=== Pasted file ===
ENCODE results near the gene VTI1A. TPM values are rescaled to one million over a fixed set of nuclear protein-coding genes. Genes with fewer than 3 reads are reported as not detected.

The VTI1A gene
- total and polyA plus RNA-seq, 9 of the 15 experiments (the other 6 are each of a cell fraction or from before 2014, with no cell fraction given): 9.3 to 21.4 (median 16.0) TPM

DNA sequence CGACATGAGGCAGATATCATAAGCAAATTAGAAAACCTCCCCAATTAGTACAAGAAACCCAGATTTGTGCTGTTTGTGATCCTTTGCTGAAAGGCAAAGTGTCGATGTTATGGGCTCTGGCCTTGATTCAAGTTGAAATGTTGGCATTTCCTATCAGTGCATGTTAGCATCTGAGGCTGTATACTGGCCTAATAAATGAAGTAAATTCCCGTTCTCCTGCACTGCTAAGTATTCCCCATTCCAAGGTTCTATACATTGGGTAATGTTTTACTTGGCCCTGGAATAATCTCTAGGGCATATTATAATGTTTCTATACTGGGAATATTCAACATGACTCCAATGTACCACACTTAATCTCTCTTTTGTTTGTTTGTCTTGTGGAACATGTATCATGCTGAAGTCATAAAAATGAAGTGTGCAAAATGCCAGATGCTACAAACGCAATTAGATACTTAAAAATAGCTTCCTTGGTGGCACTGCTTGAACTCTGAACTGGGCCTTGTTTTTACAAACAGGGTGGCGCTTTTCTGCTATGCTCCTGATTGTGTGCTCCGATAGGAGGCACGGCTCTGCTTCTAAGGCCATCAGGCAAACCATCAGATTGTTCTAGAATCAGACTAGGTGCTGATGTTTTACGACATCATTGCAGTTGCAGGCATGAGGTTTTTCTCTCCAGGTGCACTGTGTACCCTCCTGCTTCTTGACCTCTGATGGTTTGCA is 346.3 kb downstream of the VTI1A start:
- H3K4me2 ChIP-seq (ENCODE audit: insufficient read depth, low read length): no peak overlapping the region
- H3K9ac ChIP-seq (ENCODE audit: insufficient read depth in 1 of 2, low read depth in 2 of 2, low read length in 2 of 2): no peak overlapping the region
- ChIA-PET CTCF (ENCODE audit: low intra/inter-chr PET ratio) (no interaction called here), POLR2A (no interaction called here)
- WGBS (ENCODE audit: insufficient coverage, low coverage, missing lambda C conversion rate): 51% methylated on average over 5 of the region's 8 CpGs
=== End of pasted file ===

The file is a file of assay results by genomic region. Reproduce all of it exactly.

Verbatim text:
ENCODE results near the gene VTI1A. TPM values are rescaled to one million over a fixed set of nuclear protein-coding genes. Genes with fewer than 3 reads are reported as not detected.

The VTI1A gene
- total and polyA plus RNA-seq, 9 of the 15 experiments (the other 6 are each of a cell fraction or from before 2014, with no cell fraction given): 9.3 to 21.4 (median 16.0) TPM

DNA sequence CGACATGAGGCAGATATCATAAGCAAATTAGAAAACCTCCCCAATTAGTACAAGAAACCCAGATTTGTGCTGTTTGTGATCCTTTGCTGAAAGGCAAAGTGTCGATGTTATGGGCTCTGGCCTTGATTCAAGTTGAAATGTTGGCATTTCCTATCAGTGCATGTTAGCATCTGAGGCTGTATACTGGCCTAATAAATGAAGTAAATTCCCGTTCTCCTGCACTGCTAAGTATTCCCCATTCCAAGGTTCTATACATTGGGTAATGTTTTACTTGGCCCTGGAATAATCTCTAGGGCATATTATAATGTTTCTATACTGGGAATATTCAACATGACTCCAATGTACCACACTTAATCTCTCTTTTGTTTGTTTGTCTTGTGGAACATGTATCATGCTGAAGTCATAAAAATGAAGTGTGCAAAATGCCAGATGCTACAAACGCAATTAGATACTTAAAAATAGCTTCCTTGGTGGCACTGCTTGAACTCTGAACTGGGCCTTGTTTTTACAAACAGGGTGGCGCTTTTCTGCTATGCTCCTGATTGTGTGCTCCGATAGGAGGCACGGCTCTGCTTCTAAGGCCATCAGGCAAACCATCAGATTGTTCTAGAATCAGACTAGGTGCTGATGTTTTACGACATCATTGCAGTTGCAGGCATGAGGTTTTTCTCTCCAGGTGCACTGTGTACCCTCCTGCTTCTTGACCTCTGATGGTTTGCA is 346.3 kb downstream of the VTI1A start:
- H3K4me2 ChIP-seq (ENCODE audit: insufficient read depth, low read length): no peak overlapping the region
- H3K9ac ChIP-seq (ENCODE audit: insufficient read depth in 1 of 2, low read depth in 2 of 2, low read length in 2 of 2): no peak overlapping the region
- ChIA-PET CTCF (ENCODE audit: low intra/inter-chr PET ratio) (no interaction called here), POLR2A (no interaction called here)
- WGBS (ENCODE audit: insufficient coverage, low coverage, missing lambda C conversion rate): 51% methylated on average over 5 of the region's 8 CpGs